A conservator is appointed by a judge to help a minor, disabled adult, or an incapacitated person with their financial affairs. Without a conservatorship, only the individual’s parents or spouse can manage their assets. Common duties of a conservator include:

  • Handling the individual’s cash flow
  • Accessing bank accounts
  • Managing investments
  • Buying and selling property
  • Paying bills
  • Collecting debts
  • Filing taxes

A court-appointed conservator is expected to manage the individual’s finances with the same care that a prudent investor would use to handle their own investments. While the idea of prudent investment is open to interpretation, this fiduciary responsibility clearly carries increased accountability. When analyzing potential investments, a conservator needs to consider the individual’s income needs, risk tolerance, and lifetime goals, and keep a mindful eye on taxes and expenses that can erode the principal value.

The appointment of a conservator for minors and disabled adults is usually fairly simple, but it can get messy when you’re seeking conservatorship for a mentally incompetent adult who does not want to give up control of their affairs. Unlike a power of attorney that is granted freely, conservators are appointed with or without the ward’s permission, providing the appointment is in their best interests.

 

How do conservatorships work?

Court-appointed conservators are usually immediate family members to the ward, but a judge can appoint a professional or public conservator if there are no qualified family members, or if there are significant disputes within the family over who should be appointed the conservator.

To initiate conservatorship proceedings, you’ll need to file a petition with the county court where the individual resides. The court will schedule a hearing, and the petitioner will be instructed to serve notice to the individual, their family, and applicable agencies. You’ll need to file proof of service with the court, typically no later than one week before the hearing.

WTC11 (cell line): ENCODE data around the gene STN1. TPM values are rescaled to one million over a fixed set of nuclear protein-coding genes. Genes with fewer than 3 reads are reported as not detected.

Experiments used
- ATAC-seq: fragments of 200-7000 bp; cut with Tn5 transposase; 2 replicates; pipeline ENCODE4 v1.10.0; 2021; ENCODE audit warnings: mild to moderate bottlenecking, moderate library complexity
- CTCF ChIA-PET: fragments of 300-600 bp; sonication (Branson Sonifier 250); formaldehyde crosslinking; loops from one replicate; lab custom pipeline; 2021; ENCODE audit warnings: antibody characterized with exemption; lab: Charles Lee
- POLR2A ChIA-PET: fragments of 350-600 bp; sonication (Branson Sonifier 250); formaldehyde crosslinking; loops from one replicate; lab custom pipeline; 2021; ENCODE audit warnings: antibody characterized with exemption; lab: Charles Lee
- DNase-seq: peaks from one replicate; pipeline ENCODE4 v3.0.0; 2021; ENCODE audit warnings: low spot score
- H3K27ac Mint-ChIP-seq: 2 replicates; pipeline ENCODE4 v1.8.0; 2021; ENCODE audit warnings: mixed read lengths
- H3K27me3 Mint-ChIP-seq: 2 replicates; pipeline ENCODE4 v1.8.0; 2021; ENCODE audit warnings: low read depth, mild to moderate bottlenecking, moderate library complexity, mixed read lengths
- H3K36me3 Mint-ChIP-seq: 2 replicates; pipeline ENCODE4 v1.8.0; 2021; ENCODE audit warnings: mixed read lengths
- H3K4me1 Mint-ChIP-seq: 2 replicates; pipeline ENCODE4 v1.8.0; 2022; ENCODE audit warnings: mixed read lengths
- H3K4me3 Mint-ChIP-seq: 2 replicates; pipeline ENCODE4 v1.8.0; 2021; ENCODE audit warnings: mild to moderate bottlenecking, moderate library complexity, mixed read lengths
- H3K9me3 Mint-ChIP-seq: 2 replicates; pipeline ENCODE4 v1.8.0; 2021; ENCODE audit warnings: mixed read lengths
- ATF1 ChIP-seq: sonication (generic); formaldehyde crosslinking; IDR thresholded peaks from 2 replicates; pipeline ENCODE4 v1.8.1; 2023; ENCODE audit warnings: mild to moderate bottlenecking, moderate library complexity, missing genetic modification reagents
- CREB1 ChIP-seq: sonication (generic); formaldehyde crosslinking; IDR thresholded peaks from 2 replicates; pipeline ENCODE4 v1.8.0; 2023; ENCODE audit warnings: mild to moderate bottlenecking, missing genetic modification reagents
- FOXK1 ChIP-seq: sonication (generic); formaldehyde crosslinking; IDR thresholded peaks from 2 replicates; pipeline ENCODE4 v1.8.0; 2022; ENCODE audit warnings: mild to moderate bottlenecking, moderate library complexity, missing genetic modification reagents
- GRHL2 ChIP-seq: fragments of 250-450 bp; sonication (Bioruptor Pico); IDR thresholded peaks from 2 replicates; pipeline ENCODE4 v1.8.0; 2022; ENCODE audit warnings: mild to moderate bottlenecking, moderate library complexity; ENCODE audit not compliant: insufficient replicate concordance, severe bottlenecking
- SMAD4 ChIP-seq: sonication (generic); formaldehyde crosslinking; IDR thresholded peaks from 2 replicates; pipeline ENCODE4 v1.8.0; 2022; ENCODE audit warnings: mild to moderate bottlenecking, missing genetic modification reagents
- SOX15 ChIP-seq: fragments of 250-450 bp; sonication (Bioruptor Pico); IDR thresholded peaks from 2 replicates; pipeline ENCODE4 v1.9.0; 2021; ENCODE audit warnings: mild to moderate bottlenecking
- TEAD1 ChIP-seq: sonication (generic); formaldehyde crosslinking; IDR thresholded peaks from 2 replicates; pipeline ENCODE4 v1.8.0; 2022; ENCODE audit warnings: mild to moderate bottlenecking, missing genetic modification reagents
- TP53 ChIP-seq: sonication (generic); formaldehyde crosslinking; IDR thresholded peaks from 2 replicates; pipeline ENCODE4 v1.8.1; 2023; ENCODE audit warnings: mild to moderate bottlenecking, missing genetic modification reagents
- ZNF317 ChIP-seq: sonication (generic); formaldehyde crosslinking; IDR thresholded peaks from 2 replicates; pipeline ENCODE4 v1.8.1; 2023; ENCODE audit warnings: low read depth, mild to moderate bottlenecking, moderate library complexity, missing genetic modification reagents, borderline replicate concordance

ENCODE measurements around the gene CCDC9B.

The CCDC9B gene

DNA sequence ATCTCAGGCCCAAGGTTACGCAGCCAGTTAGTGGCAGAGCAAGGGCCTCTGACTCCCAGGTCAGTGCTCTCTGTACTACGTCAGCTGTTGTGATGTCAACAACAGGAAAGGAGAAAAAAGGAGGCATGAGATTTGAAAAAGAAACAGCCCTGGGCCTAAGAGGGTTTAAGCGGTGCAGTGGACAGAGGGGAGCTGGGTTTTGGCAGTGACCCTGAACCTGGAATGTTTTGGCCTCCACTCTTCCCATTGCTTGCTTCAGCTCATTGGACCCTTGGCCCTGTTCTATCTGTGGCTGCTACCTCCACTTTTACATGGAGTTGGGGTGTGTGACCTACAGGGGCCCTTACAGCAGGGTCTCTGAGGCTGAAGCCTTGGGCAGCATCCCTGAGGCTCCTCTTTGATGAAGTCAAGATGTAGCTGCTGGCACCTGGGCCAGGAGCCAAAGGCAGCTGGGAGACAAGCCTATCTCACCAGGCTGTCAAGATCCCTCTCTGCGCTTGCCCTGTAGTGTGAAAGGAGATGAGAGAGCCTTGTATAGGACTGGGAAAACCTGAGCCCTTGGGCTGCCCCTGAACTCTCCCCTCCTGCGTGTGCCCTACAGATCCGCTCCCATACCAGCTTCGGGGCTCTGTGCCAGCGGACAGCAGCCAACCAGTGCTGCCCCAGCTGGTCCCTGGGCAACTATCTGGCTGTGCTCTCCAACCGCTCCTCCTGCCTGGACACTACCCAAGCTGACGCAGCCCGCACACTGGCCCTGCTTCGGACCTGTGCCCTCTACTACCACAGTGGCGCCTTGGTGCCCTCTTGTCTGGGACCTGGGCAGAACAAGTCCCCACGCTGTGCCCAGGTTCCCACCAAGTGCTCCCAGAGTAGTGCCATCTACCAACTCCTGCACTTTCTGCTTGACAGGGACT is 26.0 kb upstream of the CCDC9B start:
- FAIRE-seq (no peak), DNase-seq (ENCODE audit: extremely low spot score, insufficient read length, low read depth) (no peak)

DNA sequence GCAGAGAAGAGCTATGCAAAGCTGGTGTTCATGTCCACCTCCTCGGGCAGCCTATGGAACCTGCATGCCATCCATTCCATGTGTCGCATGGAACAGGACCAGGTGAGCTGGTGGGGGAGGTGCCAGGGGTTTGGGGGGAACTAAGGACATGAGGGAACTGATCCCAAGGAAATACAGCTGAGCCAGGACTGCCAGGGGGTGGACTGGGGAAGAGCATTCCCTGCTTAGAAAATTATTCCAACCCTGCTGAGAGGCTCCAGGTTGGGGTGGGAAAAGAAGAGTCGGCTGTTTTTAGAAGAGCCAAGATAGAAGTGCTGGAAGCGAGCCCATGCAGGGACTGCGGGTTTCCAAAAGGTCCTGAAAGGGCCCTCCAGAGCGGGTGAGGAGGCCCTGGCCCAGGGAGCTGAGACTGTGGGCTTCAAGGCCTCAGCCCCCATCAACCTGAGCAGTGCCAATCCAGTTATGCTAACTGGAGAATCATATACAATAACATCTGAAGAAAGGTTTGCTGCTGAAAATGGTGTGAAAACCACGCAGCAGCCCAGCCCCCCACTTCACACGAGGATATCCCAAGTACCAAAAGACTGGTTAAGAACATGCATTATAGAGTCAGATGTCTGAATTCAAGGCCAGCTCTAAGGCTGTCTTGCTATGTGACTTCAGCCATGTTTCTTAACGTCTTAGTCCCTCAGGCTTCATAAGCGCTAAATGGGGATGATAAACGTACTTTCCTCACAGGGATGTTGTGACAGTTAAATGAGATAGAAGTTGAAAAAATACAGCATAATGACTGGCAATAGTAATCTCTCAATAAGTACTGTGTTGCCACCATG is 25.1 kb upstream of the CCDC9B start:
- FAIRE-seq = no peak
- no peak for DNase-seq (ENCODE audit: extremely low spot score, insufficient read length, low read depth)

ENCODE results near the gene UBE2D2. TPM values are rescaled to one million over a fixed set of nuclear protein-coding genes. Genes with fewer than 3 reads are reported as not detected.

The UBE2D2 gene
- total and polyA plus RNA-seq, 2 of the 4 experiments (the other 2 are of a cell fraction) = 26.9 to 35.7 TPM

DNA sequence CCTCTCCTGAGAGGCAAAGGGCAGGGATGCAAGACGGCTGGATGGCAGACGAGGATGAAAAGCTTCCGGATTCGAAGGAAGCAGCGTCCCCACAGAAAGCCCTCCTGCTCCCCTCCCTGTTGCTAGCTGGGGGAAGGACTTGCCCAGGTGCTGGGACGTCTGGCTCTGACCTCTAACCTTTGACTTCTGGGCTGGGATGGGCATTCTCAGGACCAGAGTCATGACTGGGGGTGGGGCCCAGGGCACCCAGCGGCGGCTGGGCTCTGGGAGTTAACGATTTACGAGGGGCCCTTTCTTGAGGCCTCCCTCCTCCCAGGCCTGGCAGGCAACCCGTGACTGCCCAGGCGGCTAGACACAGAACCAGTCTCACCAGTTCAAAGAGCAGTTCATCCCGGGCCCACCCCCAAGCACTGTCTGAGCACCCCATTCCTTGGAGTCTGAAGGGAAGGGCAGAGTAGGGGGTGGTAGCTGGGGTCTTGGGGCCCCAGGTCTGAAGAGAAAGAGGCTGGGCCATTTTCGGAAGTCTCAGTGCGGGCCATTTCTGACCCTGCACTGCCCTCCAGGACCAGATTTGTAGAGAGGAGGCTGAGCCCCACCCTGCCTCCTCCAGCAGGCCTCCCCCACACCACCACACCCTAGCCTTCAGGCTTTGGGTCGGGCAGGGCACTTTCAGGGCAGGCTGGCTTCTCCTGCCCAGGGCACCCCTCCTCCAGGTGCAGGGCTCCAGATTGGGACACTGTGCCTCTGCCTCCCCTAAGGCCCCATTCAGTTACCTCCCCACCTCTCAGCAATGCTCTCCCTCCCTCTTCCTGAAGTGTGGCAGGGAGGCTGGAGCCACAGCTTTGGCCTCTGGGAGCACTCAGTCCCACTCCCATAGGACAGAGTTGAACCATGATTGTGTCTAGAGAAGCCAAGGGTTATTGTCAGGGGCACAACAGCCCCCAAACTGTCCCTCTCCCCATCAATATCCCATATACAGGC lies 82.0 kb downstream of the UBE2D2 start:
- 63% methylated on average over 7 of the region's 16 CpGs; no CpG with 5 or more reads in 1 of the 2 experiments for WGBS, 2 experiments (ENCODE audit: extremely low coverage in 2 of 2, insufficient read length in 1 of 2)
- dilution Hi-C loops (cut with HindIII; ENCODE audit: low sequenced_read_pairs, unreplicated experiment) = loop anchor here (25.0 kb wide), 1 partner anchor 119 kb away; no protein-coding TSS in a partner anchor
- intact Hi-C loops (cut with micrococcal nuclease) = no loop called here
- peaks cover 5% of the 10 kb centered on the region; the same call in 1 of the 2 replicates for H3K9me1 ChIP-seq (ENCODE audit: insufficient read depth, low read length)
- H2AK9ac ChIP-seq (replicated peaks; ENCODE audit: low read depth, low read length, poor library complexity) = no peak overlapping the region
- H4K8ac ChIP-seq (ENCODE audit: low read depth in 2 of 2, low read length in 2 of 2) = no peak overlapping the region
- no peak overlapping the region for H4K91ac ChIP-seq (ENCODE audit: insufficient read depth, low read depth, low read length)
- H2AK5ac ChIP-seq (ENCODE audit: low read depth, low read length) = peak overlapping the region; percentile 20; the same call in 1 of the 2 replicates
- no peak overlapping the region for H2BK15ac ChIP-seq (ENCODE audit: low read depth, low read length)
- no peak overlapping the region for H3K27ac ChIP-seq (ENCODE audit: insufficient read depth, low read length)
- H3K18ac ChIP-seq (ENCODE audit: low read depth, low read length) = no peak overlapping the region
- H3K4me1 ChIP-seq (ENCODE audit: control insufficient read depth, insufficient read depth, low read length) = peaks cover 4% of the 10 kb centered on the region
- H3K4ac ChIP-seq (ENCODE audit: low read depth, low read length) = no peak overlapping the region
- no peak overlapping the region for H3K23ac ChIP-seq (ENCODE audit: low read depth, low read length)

If the ward is an adult, the judge will need verification that they are disabled, incapacitated, or mentally unfit to handle their own affairs. This usually comes in the form of a certificate from the their physician, or an independent assessment by a psychologist. If the ward is a minor, that step won’t be necessary.

After determining the individual’s mental capacity, the petitioning family member will need to show that they are qualified to be a conservator to the ward. The court typically likes to see a history of successfully assisting the ward with their financial affairs, and something that attests to your ability to handle the fiduciary duty. At the same time, the judge will also be looking for potential conflicts of interest that may disqualify a prospective conservator. Some red flags that the court looks for include a recent bankruptcy, judgement, criminal record, or a history of misusing the ward’s assets.

Once the conservator has been formally appointed, they will need to report their activities to the court annually. If the court finds any evidence that the conservator has abused their power, or has failed in their responsibilities, the judge will revoke the conservatorship and appoint a new administrator in their place.